In a most general way, theatricality is a constant organizing principle or mode of presentation for Cervantes' picaresque. Cervantes creates a self-contained illusory world in his fiction that excludes the reader. Other authors of the picaresque tell; Cervantes shows. The reader is distanced in that he is addressed by a narrator that makes him witness to a dialogue between two characters, rather than a participant in an implied dialogue between a pícaro-narrator and the reader. In other picaresque texts, the presence of a fictitious reader superior in social status to the pícaro, such as Vuestra Merced in Lazarillo and the Buscón, or critical of him, such as Tú in Guzmán, influences (apparently) the content and direction of the narration; Cervantes' pícaros, once introduced by the narrator, often temporarily assume the narrator's role and recount their tales to a companion or double —a friend like themselves. Cervantes' narrations are presented to the reader like tableaux in which both an action and response are included, and the distinction between narrator and spectator is not sustained because their roles are often interchanged. Some examples are the dialogue between Rinconete and Cortadillo, Cipión's running commentary on the adventures of Berganza, Don Quijote's delightful “misreading” of Ginés de Pasamonte and the galeotes, or even Ginés' reading of his own life.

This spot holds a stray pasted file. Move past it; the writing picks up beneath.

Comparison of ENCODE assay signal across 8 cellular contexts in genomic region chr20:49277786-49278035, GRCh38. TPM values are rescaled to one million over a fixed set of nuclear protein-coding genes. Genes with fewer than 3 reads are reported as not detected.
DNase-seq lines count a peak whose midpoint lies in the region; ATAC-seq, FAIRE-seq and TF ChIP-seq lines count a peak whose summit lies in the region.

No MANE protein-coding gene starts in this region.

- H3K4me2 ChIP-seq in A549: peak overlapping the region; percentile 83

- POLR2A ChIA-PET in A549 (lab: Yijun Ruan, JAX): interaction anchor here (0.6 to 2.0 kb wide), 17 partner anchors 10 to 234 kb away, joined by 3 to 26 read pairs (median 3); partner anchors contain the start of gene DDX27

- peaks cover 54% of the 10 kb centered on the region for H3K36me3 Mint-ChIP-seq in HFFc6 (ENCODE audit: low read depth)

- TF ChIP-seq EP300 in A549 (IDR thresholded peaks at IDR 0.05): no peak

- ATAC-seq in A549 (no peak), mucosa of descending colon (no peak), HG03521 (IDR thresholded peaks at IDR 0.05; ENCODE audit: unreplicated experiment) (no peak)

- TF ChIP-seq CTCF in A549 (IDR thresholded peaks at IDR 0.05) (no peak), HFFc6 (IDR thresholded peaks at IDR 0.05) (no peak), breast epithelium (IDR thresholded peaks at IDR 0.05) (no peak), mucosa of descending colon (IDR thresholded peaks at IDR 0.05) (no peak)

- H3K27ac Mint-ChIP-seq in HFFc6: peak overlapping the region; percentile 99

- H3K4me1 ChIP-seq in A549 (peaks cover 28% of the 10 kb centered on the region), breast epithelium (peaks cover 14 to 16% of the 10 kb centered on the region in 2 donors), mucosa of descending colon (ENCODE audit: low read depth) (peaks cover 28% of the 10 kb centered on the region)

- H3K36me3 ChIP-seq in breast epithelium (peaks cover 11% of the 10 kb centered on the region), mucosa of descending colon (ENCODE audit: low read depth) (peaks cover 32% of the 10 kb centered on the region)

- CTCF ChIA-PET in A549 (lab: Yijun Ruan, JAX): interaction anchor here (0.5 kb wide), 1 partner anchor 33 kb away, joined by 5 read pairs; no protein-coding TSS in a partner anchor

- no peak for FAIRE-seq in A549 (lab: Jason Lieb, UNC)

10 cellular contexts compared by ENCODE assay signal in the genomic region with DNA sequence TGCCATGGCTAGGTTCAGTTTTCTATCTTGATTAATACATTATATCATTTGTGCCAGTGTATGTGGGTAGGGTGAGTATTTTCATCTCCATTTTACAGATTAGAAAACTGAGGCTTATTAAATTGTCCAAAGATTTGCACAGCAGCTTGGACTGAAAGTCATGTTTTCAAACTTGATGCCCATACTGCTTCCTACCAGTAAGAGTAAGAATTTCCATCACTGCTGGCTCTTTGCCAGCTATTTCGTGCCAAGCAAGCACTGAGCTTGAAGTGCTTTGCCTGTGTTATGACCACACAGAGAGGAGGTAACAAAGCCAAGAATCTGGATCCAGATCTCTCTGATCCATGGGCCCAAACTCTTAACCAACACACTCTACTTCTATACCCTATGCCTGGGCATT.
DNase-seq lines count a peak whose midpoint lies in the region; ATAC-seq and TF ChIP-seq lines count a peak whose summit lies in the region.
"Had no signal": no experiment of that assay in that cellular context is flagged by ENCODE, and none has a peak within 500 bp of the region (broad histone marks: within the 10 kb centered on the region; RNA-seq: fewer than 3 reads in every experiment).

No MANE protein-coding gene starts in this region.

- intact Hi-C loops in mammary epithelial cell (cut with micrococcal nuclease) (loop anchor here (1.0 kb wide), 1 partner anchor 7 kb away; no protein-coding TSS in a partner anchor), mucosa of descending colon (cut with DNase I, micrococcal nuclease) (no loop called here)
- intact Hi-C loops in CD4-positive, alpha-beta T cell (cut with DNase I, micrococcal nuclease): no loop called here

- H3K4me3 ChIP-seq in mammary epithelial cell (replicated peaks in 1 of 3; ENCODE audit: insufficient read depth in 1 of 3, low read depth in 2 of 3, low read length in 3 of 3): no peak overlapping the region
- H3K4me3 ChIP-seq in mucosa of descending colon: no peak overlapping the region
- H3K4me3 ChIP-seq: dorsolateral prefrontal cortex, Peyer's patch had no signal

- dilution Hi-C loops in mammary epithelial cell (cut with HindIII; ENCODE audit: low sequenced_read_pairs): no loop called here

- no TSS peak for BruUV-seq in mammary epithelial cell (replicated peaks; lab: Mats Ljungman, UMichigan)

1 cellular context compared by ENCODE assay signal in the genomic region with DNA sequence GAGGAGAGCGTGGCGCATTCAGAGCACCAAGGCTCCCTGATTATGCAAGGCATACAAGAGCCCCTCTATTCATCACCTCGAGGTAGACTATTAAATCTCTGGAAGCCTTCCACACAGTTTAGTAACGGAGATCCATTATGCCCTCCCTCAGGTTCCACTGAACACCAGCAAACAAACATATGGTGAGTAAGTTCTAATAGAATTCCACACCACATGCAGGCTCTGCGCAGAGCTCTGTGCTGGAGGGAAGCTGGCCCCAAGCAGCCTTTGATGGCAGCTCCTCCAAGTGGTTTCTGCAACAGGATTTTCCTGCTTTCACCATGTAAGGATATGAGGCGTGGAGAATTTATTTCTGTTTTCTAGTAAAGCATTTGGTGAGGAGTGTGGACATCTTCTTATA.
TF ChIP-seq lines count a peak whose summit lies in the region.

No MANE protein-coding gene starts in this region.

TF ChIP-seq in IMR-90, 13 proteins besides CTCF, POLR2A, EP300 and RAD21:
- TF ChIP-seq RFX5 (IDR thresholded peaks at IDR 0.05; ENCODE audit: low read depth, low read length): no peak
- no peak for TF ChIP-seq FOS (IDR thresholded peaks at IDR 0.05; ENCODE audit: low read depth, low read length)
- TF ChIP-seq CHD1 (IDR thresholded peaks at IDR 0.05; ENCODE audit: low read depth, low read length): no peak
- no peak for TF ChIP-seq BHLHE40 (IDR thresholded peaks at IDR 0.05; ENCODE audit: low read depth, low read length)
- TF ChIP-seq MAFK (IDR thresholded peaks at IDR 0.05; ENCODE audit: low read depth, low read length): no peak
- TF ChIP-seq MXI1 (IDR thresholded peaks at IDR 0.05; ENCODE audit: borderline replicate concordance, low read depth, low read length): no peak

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     Still, Cervantes' picaresque is similar to other works in the use of fictional listeners or destinatarios who provide reactions and opinions for the actual reader to consider in forming his interpretations. Rinconete y Cortadillo is the only work in which two pícaros exchange stories of their lives on a more or less equal footing, and, even here, Cortadillo's perspective fades away as we near the conclusion. In later works, one character, who may or may not be a pícaro, functions predominately as a listener or commentator. That is Cipión's role in regard to Berganza and Don Quijote's in regard to Ginés de Pasamonte and later to Maese Pedro. In La ilustre fregona, Carriazo is clearly the pícaro-protagonist, and his friend, Avendaño, accompanies him with increasing reluctance once he falls in love with Costanza. In all cases the trajectory of the pícaro's life is episodically recounted and structures the narration. The various fictitious spectators and listeners function as a means of orienting the pícaro's account vis à vis the reader, establishing for him an ironic distance or critical posture and indicating the author's reservations in regard to the pícaro's character and reliability as narrator. This technique is reminiscent of Lazarillo, where the narrator addresses his tale to Vuestra Merced and other fictional destinatarios.7 The distinction between first and third person narrative, which has been associated with the distinction between dogmatic and tolerant attitudes, is not really at stake here. Rather, an ironic distance between author and narrator is essential to picaresque narrative and may be indicated in different ways.